You walk in the classroom, a wooden box sits in the middle of the table with a hasp full of locks. Examining the locks closer, you see there is a directional lock, word lock, key lock, and a 4-digit lock. Hmm, what could this mean? Treasure? Trouble? Or...is it time for BreakoutEDU?
BreakoutEDU is my new guilty pleasure. I walk into any store and see new ways to lock a random object, or I go straight to the locks in any hardware store, thinking about how I could use them in my next breakout!
Students get 45 minutes to solve clues hidden around the room that allow them to break into multiple locks. They are told a backstory either with a video or by the teacher, and that is the last the teacher speaks - unless they use their 2 hint cards. These hint cards are used in case they need help. The catch? The hints cannot be given unless the whole class decides to use them. They don't have to use them at all though, if they chose not to do so.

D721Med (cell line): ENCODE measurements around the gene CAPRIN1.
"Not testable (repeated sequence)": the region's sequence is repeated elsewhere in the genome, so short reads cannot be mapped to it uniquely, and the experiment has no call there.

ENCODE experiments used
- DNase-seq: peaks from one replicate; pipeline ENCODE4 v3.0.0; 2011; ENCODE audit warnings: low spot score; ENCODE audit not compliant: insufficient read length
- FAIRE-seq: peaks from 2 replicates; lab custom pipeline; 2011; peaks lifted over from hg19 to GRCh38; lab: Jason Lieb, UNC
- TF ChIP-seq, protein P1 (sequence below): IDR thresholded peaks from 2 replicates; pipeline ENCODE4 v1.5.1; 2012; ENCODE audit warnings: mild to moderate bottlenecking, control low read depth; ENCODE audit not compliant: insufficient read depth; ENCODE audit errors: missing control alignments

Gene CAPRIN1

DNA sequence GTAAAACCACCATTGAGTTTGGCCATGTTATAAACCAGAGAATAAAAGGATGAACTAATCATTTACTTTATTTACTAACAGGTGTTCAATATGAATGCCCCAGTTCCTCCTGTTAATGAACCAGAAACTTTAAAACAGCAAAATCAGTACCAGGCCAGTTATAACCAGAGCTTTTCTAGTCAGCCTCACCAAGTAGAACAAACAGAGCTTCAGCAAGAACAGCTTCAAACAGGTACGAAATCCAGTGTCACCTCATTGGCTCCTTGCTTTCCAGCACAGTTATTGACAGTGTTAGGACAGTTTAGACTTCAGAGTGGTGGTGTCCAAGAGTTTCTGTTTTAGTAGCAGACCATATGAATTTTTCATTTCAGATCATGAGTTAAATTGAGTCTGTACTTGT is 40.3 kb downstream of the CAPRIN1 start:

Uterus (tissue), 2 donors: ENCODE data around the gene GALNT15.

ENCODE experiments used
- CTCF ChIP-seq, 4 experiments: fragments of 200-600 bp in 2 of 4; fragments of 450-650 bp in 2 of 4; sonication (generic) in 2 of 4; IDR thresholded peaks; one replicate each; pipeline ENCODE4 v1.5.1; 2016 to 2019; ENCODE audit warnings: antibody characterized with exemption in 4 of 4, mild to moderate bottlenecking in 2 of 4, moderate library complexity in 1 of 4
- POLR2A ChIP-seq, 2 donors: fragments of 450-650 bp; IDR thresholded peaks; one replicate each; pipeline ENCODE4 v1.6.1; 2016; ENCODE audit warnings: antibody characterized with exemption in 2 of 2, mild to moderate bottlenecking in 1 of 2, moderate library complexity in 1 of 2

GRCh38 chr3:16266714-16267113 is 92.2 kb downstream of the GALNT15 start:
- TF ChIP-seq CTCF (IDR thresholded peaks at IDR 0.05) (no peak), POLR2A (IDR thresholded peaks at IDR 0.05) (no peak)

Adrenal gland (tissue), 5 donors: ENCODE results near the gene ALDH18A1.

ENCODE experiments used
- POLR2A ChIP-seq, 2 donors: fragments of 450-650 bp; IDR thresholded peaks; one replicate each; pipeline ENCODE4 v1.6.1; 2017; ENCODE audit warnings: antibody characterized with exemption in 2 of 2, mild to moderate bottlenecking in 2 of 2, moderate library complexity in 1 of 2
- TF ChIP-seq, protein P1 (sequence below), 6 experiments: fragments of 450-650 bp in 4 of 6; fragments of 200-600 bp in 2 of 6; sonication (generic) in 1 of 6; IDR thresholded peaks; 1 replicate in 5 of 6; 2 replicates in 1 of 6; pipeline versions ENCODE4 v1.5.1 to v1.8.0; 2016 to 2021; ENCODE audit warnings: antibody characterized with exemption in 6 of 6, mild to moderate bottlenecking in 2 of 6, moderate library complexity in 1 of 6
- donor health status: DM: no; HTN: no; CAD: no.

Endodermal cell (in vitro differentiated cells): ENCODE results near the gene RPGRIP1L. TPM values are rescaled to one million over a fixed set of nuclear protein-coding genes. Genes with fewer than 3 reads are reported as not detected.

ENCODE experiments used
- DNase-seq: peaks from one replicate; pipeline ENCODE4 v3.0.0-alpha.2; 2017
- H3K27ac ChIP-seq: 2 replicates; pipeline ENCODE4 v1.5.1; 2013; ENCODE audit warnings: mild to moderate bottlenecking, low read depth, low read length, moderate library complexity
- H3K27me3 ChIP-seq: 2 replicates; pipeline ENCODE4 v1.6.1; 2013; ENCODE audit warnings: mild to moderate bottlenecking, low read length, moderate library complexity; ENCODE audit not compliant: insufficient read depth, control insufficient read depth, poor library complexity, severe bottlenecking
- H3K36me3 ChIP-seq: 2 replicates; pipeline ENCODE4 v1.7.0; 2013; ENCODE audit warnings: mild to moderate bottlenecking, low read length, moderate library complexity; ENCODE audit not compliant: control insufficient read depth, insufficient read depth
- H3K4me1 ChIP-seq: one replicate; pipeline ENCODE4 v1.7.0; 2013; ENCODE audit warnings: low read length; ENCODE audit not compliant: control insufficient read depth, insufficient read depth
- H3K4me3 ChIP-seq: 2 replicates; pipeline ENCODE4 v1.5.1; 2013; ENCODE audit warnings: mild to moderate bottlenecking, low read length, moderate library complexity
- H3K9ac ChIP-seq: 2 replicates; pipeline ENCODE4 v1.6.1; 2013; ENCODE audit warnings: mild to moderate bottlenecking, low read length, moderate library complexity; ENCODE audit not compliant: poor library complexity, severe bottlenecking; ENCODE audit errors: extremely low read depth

This is Learning?
If you walk into a classroom, what can you expect to see? It isn't just a game. It really is so much more than that. Students are problem-solving, thinking critically, collaborating with each other, and learning independence in working.
Do students argue? Sure, but they also learn to work it out. Do some groups do better than others? Of course, the magic between some classes is different from others. That's okay. It isn't worth giving up. There are great debriefing questions to talk to kids about these Breakouts.
The BreakoutEDU games focus on math, science, ela, social studies, teamwork, etc. They are great for an introduction to a unit, a wrap-up to a unit, or to find engagement and excitement in the classroom. Another bonus? There are games for ALL grade levels and adults. I have tried this with Kindergarten through high school.
I am adding my BreakoutEDU video to the end of this, some photos, and a link to the Facebook group, which I HIGHLY recommend. It is a great community of educators! Go to https://www.facebook.com/groups/breakoutedu/ to learn more.
Fifth grade teacher in a 1:1 iPad classroom, sharing my journey with technology in the classroom